The Maxxis Ravager is designed for aggressive gravel riding. The model tested is specced as a 700c x 40c tread, with a claimed weight of 485g. This tire is a bit heavier than some 40c gravel tires on the market, but the cornering knobs are massive which takes the Ravager to another level that most gravel tires aren’t on. With Maxxis expanding its gravel tire offerings, the Ravager is the most aggressive one yet. The oversized cornering knobs are bigger than any 40c tread I have seen. Two casing options are available: EXO/TR (tested) and a SS/TR, which has a stronger casing for more puncture resistance and sidewall support. It goes without saying that the SS/TR model comes in about 45g more per tire. While the EXO casing is almost always enough protection for me and my riding, it’s nice to know there is a heavier duty option if needed.
Comparing the Maxxis Ravager tread to other gravel treads, like its little brother the Maxxis Rambler, and other popular tires like the Schwalbe G-One, the Ravager looks more like a thin mountain bike tire than a traditional gravel tire. The most comparable tires would be the WTB Nano 40c or the WTB Resolute. The Nano has a more spread out tread design while the Ravager reduces the amount of space between each cornering knob. Coming from racing XC and riding mountain bikes, this is an eye opener for me. It allows me to take my gravel riding abilities and adventure rides to the next level. The side knobs on the Ravager are so large in fact, that they the dwarf the cornering knobs on true mountain bike tires like the Maxxis Ikon and Maxxis Pace. With an almost semi-slick center tread, the square center knobs are both efficient and great for traction across the board. Climbing traction, cornering traction, and braking traction are all fantastic on the Ravager, which is not an experience I get often when riding a 40c tire on drop bars down a sketchy fire road. The Ravagers are seriously impressive!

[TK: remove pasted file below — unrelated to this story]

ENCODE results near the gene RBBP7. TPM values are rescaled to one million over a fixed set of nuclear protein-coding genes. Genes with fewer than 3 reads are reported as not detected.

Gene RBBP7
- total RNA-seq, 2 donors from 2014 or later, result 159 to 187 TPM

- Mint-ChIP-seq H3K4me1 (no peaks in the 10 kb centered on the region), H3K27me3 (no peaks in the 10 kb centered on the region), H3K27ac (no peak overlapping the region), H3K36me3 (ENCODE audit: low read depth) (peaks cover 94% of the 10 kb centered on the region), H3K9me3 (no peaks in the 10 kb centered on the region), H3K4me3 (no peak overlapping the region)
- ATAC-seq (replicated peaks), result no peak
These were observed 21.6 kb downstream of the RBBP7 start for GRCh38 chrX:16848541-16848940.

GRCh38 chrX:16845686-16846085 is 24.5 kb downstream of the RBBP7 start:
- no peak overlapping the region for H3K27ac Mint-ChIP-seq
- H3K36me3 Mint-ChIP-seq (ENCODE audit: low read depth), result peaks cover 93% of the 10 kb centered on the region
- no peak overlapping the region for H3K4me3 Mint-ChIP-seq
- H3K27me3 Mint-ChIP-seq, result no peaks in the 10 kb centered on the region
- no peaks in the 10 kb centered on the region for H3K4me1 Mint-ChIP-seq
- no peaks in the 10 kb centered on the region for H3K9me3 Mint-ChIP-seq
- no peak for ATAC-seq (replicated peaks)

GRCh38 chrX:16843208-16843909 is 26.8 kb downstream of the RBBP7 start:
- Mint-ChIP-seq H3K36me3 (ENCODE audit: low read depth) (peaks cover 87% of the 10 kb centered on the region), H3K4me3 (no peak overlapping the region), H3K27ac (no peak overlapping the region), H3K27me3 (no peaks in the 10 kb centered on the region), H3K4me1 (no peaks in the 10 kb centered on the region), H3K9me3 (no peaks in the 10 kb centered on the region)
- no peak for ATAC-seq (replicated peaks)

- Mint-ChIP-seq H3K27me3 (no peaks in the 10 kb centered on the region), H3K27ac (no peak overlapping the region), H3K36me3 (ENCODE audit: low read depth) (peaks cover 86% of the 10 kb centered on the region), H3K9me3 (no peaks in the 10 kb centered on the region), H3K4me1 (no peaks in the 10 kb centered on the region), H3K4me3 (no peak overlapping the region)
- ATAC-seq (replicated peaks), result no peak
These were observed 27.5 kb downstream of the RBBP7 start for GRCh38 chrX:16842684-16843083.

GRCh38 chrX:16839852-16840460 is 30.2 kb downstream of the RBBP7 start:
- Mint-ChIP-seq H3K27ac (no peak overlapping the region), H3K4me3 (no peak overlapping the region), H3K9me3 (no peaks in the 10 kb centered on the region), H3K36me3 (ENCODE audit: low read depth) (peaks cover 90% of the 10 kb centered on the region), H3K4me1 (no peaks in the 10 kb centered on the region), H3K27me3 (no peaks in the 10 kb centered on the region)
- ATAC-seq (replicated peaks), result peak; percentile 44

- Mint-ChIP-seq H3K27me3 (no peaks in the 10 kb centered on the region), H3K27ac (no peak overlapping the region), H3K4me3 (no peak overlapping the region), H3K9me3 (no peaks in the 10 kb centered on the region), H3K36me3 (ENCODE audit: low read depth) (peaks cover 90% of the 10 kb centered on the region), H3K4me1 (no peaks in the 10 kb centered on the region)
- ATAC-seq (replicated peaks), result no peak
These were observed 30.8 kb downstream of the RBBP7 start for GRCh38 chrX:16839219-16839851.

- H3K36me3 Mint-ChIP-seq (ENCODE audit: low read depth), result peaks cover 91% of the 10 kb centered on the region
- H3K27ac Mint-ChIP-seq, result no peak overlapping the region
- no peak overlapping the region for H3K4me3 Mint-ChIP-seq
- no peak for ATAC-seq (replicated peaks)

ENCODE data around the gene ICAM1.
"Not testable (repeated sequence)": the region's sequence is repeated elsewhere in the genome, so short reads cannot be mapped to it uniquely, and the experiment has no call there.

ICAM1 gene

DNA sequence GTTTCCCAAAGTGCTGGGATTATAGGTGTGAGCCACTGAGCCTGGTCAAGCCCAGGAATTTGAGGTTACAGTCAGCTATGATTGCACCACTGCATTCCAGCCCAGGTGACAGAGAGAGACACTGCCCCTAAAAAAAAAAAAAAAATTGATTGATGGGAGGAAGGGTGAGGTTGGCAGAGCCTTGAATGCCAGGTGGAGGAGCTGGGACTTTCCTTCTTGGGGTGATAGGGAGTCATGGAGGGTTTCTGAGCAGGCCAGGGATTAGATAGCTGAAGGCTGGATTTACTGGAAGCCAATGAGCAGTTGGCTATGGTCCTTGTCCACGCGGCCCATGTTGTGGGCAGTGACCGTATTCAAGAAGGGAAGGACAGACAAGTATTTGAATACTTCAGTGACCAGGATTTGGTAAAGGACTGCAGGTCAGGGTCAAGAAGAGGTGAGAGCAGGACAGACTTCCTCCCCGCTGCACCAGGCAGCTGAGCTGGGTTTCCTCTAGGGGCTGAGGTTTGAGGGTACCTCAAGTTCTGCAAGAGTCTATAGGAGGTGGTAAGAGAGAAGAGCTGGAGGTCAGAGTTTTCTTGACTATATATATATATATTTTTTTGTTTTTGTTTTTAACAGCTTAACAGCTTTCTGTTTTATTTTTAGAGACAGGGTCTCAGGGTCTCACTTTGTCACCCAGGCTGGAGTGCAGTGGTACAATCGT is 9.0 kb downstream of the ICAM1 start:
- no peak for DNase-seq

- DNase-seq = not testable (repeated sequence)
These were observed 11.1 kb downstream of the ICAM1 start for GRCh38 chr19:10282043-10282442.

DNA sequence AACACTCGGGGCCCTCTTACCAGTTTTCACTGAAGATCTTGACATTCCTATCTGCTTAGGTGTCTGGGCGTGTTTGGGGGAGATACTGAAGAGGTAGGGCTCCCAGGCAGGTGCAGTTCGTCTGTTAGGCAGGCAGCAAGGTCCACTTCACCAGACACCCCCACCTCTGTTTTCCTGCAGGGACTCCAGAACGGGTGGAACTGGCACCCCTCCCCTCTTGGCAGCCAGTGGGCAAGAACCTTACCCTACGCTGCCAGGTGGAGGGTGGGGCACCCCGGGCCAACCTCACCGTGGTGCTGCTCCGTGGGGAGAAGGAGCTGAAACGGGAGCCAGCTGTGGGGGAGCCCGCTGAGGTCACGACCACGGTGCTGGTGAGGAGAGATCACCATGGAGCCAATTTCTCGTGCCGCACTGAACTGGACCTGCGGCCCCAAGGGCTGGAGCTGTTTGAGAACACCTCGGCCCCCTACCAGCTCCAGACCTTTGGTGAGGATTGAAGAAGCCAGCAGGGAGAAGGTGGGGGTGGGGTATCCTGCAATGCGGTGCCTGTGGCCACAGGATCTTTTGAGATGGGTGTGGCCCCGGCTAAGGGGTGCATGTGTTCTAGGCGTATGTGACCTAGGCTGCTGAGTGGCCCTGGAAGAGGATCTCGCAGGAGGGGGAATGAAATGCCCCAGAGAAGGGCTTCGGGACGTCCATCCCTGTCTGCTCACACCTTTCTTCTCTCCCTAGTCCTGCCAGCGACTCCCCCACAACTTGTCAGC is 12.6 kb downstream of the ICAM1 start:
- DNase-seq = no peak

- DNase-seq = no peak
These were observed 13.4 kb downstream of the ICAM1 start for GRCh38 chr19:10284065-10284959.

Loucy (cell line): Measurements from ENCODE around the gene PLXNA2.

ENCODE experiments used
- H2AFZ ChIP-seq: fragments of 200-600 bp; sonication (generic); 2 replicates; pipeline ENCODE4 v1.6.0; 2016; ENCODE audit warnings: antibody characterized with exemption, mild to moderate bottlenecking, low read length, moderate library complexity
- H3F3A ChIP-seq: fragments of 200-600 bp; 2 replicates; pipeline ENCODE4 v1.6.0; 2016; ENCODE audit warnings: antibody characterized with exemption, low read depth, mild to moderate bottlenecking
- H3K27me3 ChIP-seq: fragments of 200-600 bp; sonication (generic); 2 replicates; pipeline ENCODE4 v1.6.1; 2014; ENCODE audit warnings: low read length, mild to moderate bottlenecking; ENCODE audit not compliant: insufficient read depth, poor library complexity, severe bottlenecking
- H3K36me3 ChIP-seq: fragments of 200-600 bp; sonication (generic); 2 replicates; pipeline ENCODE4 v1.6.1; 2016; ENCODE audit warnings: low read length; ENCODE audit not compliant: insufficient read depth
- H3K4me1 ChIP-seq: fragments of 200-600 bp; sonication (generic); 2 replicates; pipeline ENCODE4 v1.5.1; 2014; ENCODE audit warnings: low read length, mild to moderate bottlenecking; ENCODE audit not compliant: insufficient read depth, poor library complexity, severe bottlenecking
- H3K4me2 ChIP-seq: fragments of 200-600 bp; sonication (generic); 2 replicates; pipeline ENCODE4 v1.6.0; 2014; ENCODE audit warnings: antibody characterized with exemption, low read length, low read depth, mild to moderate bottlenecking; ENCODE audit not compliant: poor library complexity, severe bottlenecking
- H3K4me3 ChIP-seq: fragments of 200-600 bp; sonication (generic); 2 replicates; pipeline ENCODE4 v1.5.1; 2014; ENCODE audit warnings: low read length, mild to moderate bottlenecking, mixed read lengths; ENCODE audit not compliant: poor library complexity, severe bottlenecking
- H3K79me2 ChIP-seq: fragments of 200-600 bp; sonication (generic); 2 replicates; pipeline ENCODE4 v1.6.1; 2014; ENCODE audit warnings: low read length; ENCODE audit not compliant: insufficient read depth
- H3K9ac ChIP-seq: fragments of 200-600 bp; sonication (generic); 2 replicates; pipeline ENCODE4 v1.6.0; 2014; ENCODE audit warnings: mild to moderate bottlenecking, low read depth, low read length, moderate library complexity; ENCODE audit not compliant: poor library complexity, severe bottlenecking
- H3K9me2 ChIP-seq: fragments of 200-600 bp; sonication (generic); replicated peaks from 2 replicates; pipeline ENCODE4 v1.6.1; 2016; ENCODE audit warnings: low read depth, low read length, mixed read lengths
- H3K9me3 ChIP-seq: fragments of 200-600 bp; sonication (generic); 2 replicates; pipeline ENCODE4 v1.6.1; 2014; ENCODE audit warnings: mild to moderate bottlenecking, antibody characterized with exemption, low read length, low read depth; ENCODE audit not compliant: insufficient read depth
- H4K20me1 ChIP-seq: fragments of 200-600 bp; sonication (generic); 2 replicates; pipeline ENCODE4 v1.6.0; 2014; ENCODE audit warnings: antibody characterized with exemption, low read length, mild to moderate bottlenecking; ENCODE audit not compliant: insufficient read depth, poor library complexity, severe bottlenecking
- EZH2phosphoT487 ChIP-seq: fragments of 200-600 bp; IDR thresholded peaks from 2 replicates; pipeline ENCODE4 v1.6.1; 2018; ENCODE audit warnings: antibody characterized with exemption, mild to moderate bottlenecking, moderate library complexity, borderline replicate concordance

Mounting the tires was simple. They blasted on with ease to my Reynolds ATR wheels using my tubeless booster pump and some Orange Seal. On my 21mm internal width wheels, the tires measured 39.5mm at 50 PSI, looking solid for a Maxxis tire.
First ride on the road, I could immediately tell I wasn't on a WTB Rambler anymore. A bit slower and squishier, it took a little extra energy to keep moving. At first, I ran the tires at the claimed min PSI of 50 in the front and about 53 in the rear and was ready to roll. They felt OK on the road, and I didn’t feel any tire roll when hitting corners once on the dirt. That being said, I was all over the place. Although this was what Maxxis recommended, I was not a fan of the initial set up. Dropping them down to a more typical pressure for large volume gravel tires, I experimented with the 35-45 PSI range. When going lower than 35 PSI, I felt tons of tire roll and even managed a small burp going down a single track. Settling in around 38 PSI in the front and 42 PSI in the rear was a good combo for the most traction while not hitting the rim on sudden ruts or cattle gates. Again, the cornering knobs are massive and provide great traction. Doing a bit of everything from fire roads and some rough single track, not once did I think this tire could have more speed or traction.
So where does this aggressive tire fall on the gravel tire spectrum? I think the Ravager is definitely a tire you want for an all dirt ride, or any ride with some rough dirt sections in the forecast. For rough fire roads or single tracks, I will pick the Ravager every time. If you are doing a very mixed terrain ride and nothing is too gnarly, maybe pick the faster rolling Maxxis Rambler. I love the riding I have done so far and the future looks controlled with this rubber mounted under the gravel bike!